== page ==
Japan making progress to lift FIBA ban

2024 Japan Task Force
Reading Time: 3 minutes

On November 25th, 2014, FIBA, basketball’s governing body, suspended the Japanese Basketball Association from all international activities. The suspension came after countless warnings from FIBA to Japan about changing the structure of its national basketball leagues. Japan has two major basketball leagues (the NBL and the BJ-League). FIBA demanded Japan to merge the two leagues but nothing was done.

Three months later, the JBA has finally come up with a plan that would lift the FIBA ban and create a sustainable basketball program for the next decade. They call it the Japan 2024 Task Force. Last week, at a news conference inside a Tokyo hotel, the Japan 2024 Task Force made its first public appearance. They introduced its members, took questions from the media, and laid out the goals for the short and long future of Japanese basketball.

What is the Japan 2024 Task Force?

It’s a panel of ten people working towards a vision of having a united and vibrant basketball community, thriving for success in Japan. It is also to adhere to a mission of making basketball the number one indoor sport in the country and ranking in the top three of all sports in Japan.

the Task Force will be charged with fulfilling four key objectives:

1. Restructuring the JBA and ensure it is fully and efficiently functional under FIBA’s General Statutes;

2. Bringing all top clubs under one pyramidal structure under the JBA and set up a sustainable and growing club competition system played with the Official Basketball Rules across the country;

3. Establishing a basic plan for the development of the game in Japan from school to elite in 5on5 and 3×3;

4. Providing the base for the concrete preparation of the country’s national teams leading into the 2020 Olympic Games and beyond.

Who are the members of the Japan 2024 Task Force?

The task force will be chaired by Mr. Saburo Kawabuchi, President of the Japan Football Association from 2002 to 2008 and former Chairman of the J-League, Japan’s national football league.

FIBA Executive Committee member, Mr. Ingo Weiss, will serve as co-chairman.

The other members of the task force are: Mr. Tsuyoshi Aoki, Vice-President and Secretary General of the Japanese Olympic Committee (JOC); Mr. Joichi Okazaki, Executive Managing Director of the Japan Sports Association; Mr. Tesuo Umeno, Acting Chairman of the JBA; Mr. Chikahiro Hayashi, General Manager of the Toshiba Brave Thunder club from the National Basketball League (NBL); Mr. Tatsuro Kimura, President and CEO of the Ryukyu Golden Kings club from the bj-league; Ms. Mikiko Hagiwara, head coach of the Waseda University’s women’s basketball team; Mr. Kioshi Nakamura, Executive Director of Dentsu Inc.; Mr. Masaki Sakaida, lawyer at Yotsuyabancho Law Office.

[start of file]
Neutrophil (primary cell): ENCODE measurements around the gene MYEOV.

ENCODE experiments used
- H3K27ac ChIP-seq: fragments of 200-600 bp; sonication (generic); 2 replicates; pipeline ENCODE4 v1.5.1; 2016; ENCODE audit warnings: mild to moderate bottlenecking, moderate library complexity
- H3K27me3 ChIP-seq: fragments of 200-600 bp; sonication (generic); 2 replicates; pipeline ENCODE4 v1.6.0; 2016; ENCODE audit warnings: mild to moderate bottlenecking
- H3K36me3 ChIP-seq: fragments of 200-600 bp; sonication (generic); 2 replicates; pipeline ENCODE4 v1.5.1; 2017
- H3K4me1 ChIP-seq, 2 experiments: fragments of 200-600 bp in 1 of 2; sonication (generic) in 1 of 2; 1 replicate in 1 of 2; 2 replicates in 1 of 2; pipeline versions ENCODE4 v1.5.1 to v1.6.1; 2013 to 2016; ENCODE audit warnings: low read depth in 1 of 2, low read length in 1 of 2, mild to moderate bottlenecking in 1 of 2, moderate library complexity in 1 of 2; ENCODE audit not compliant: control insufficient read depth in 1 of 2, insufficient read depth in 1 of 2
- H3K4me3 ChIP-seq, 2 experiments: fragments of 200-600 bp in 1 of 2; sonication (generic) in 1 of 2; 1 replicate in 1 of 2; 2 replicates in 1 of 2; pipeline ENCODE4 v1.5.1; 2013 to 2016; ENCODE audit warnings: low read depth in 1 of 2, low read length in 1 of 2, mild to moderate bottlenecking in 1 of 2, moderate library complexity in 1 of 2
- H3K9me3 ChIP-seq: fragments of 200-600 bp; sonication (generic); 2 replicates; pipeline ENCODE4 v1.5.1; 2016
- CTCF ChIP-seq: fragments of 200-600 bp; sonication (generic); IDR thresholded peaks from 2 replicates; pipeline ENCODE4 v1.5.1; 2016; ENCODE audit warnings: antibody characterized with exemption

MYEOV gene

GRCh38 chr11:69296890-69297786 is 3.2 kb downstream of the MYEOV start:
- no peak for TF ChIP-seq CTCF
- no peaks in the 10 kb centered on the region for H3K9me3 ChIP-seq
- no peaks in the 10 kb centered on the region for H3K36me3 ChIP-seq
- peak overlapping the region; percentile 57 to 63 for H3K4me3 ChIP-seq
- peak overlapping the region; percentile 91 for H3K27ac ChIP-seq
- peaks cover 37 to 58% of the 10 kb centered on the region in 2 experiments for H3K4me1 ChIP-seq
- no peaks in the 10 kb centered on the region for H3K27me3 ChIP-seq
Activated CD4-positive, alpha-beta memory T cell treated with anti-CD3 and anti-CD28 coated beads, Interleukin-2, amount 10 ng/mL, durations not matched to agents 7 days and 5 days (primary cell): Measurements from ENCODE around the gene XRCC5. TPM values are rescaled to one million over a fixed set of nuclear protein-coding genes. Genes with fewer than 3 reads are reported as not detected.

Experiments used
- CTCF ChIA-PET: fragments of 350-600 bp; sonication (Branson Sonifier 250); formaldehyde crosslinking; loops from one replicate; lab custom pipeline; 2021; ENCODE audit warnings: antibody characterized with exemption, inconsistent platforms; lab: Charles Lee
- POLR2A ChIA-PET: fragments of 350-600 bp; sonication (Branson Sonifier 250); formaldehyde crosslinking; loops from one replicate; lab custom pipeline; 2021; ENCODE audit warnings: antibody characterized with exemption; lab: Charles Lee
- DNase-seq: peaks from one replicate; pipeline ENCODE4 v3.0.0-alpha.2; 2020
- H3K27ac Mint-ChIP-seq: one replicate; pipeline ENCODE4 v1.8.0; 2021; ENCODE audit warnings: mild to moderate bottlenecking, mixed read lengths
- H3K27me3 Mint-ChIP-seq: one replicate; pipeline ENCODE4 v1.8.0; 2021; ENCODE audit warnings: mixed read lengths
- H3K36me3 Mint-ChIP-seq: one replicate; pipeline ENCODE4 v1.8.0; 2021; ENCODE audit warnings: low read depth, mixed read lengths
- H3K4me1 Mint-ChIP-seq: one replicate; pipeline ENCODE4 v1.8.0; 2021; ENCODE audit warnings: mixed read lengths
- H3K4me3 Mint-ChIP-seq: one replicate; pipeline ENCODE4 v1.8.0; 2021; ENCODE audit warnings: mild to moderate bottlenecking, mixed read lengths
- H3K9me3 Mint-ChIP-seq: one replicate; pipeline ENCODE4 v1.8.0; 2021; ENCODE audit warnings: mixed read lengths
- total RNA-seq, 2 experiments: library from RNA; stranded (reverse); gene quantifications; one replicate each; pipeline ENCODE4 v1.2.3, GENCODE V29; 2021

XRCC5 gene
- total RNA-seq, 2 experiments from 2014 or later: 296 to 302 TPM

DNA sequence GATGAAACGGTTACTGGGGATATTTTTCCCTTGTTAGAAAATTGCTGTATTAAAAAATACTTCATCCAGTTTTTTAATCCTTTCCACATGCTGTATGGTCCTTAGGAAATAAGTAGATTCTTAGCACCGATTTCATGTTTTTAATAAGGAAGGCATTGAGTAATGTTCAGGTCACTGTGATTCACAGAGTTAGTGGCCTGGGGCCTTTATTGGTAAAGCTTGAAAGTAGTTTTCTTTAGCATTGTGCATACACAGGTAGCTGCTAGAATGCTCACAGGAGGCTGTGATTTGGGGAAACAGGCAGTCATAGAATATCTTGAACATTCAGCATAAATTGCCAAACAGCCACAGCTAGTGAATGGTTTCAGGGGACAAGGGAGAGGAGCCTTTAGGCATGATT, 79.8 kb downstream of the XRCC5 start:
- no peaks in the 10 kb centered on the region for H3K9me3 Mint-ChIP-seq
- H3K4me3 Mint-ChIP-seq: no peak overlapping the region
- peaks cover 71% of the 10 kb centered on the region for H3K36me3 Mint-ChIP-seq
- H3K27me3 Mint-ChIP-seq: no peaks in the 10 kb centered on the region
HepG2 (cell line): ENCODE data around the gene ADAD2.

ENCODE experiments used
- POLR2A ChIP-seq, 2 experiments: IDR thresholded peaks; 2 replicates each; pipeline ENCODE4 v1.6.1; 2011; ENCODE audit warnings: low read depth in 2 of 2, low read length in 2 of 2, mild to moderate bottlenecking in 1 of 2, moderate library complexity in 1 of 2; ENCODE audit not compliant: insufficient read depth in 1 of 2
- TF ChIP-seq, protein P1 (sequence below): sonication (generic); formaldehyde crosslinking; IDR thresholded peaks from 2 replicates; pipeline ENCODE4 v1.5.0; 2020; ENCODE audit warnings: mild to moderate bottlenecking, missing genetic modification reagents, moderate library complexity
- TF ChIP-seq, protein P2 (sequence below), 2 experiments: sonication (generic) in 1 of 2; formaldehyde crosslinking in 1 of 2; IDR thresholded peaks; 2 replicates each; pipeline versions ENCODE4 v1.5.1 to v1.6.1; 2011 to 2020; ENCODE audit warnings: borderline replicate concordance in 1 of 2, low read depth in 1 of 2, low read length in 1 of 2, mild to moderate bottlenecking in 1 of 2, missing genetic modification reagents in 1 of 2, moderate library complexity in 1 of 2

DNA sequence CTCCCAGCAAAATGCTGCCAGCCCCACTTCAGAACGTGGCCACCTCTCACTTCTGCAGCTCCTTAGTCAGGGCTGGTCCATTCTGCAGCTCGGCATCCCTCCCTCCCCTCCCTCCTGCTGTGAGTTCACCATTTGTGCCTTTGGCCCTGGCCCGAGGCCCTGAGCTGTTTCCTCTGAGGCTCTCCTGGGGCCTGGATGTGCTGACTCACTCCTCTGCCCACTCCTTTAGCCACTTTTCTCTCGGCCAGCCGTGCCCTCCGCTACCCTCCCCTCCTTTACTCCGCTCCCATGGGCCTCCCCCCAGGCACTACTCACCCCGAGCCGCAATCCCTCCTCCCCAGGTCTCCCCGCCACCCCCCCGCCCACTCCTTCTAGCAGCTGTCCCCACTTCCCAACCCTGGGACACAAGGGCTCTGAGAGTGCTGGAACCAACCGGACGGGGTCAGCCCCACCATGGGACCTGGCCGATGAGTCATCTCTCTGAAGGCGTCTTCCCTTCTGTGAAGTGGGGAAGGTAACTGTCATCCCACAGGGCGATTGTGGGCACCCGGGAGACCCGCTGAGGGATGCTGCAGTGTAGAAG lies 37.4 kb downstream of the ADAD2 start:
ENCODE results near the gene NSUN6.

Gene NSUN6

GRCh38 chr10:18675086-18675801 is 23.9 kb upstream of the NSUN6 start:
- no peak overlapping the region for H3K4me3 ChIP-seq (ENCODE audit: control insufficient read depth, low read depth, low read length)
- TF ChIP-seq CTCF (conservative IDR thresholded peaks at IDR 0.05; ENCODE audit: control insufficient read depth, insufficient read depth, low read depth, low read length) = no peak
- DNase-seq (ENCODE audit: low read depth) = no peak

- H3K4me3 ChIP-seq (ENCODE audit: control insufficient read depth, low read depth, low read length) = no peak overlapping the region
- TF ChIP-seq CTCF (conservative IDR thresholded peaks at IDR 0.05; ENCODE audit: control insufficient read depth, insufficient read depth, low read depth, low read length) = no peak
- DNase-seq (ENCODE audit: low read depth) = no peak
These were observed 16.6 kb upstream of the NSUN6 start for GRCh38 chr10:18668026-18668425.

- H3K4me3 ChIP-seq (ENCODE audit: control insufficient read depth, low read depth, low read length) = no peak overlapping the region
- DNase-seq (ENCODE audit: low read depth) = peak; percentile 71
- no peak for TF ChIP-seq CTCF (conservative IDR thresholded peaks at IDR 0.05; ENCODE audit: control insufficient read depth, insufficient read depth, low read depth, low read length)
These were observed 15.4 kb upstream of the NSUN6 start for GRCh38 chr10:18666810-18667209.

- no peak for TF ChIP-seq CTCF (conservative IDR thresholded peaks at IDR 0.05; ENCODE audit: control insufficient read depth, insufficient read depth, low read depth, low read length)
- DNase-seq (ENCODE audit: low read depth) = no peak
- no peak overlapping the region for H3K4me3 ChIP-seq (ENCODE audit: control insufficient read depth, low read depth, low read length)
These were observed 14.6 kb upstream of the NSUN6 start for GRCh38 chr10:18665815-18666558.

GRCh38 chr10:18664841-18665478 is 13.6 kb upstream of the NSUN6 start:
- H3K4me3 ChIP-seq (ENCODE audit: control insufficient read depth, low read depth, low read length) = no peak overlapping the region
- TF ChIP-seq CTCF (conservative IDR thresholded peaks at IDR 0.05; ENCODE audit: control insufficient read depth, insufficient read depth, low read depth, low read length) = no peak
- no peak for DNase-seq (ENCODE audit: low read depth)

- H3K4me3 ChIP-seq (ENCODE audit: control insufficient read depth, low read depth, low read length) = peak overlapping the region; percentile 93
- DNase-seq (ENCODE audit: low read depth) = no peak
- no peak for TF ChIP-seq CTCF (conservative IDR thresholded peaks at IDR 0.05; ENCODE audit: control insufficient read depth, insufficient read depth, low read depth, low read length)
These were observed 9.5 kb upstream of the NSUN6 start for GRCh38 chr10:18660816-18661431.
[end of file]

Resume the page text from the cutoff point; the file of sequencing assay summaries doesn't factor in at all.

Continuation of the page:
Why is it named Task Force 2024?

According to FIBA’s secretary general Patrick Baumann, “it’s not about solving one problem. this is to create a base for the next 10 years. It’s simply to make the people think long term.”

FIBA Secretary General and International Olympic Committee (IOC) Member Patrick Baumann

FIBA Secretary General and International Olympic Committee (IOC) Member Patrick Baumann – Photo by: fiba.com

Quotes from FIBA;

Patrick Baumann, secretary general of FIBA, says, “Basketball in Japan is a very popular sport amongst the young people. Imposing the sanction was therefore neither easy nor enjoyable. It is time for all clubs to regroup under one competition system, rather than continuing under the current damaging and unsustainable conflicting mode and for all schools to participate in a common effort of creating the next generation of talents for 2020 and beyond. We look forward to creating a new structure and we will make basketball successful in the future [here in Japan].

Ingo Weiss, FIBA Treasurer and as President of the German Basketball Federation (DBB), says, “We thought it was very important for the task force to be established by Japanese. All of the members are specialists in sports and business. Each one of us will make efforts in our own field [of expertise] to start up the new JBA. Japan is a great country, the country of the rising sun and we hope its basketball will get better there.”

 

With notes from The Japan Times and Fiba.com

Nick Bedard (@bedardnick) is the editor-in-chief of Basketballbuddha.com.

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